Some fresh pickings from the Political Grapevine:
TIME to Explain
TIME magazine's latest cover may be more than meets the eye for a story on extreme militia. If you look just below the "M" in TIME, it is possible to make out what appears to be the U.S. Marine insignia.
We asked TIME magazine about its cover. Here was its response, "TIME's cover photo is of a member of the Ohio Defense Force, a private militia that features heavily in the story during a summer training exercise in his own uniform. The story is an investigation into the world of extreme militias; it is in no way about the Marines or any of the U.S. Armed Forces."
The Marines had this reaction saying, "The Marine Corps has nothing to do with that militia."
All in the Family
Missouri Democratic Congressman Russ Carnahan is defending a stimulus grant that sent $107 million to his brother Tom's company -- Wind Capital Group of St. Louis -- for a wind farm project.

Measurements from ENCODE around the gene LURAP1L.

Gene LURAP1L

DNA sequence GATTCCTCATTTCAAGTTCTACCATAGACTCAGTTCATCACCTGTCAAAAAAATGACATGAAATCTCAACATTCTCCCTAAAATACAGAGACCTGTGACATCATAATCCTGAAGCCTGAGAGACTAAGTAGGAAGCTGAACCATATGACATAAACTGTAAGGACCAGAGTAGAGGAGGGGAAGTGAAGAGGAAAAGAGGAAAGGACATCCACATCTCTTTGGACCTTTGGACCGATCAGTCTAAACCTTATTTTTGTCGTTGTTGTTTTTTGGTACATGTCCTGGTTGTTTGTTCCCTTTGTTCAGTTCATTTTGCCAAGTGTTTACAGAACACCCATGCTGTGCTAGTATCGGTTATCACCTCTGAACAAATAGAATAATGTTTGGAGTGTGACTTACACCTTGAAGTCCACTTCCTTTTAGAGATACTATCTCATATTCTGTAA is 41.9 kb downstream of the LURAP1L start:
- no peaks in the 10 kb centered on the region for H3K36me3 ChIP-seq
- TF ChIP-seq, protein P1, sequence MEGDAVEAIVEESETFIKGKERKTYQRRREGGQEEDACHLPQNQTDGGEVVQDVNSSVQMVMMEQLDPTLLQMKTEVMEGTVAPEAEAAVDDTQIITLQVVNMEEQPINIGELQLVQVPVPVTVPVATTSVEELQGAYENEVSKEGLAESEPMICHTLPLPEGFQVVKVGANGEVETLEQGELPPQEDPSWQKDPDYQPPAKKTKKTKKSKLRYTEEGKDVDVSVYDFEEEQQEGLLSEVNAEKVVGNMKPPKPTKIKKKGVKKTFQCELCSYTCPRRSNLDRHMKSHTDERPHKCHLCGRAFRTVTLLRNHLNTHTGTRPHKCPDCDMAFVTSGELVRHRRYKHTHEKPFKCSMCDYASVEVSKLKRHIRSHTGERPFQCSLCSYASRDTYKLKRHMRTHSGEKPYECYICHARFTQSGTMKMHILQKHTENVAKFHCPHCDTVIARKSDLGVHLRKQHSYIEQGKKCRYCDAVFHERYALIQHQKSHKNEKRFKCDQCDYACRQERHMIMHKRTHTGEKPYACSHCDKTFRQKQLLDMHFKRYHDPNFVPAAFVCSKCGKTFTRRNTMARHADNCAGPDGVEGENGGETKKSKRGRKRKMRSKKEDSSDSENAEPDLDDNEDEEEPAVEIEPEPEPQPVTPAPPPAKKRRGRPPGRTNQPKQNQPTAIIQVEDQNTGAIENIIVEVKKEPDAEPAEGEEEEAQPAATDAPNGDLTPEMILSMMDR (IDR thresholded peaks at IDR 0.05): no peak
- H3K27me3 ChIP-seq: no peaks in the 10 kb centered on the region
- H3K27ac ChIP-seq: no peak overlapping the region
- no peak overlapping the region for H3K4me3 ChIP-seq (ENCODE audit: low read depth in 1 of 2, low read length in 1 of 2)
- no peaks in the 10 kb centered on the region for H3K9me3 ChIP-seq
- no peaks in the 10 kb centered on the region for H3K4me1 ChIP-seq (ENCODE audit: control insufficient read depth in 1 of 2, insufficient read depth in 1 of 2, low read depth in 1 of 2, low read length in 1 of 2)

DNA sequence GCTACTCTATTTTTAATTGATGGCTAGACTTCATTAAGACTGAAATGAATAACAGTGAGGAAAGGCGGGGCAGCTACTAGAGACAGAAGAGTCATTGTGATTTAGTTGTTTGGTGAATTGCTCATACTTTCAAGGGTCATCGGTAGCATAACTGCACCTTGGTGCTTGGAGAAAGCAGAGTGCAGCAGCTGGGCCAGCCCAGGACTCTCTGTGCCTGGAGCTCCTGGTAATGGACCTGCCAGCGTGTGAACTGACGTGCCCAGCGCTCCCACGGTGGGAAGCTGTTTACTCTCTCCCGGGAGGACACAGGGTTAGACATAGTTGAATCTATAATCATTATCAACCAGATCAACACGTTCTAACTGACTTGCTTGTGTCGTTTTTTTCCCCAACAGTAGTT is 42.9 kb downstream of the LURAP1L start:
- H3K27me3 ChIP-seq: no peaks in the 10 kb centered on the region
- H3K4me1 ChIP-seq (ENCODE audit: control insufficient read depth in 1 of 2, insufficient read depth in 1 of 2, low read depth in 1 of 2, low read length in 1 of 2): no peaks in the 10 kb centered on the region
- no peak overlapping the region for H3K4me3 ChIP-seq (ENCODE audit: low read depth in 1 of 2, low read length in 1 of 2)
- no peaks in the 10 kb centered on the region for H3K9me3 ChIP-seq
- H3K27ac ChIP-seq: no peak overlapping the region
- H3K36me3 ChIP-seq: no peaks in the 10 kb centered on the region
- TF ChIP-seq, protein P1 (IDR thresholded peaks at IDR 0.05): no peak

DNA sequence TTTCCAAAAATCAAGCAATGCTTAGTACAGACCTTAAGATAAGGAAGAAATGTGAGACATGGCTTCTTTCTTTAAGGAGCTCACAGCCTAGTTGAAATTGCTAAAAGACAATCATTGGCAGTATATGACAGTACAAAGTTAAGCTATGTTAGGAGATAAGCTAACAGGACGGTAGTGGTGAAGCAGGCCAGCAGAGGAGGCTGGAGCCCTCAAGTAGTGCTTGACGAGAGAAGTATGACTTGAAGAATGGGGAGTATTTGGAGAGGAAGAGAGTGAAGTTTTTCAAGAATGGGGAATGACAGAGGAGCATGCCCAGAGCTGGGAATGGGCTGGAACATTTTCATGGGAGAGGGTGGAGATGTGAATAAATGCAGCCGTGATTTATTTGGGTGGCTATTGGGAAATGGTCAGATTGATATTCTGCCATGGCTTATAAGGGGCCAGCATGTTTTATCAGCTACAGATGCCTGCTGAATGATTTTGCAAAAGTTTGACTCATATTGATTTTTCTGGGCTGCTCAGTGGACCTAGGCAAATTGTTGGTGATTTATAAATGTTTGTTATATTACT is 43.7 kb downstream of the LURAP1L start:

Republican critics argue the grant was inappropriate because of the family's political connections. Media reports say Congressman Carnahan maintains the attacks, particularly from Republican challenger Ed Martin, are due to critics' support for oil companies over renewable resources.
Wind Capital reportedly had a rocky first four years and the wind farm was put on hold until the stimulus bill passed. Owner Tom Carnahan admitted in 2009, "We never really liked to say it out loud. A few months ago the banks were closed. The stimulus changed everything."
And at least one major Democratic donor is funneling his millions elsewhere this election.
The New York Times reports billionaire George Soros, who gave more than $20 million to Democratic-oriented groups in 2004, is holding back so far this year. An adviser told the Times, "Mr. Soros believes that he can be most effective by funding groups that promote progressive policy outcomes in areas such as health care, the environment and foreign policy. So he has opted to fund those activities."
The paper suggests losing big donors like Soros has contributed to a spending gap this year between pro-Republican and pro-Democratic groups.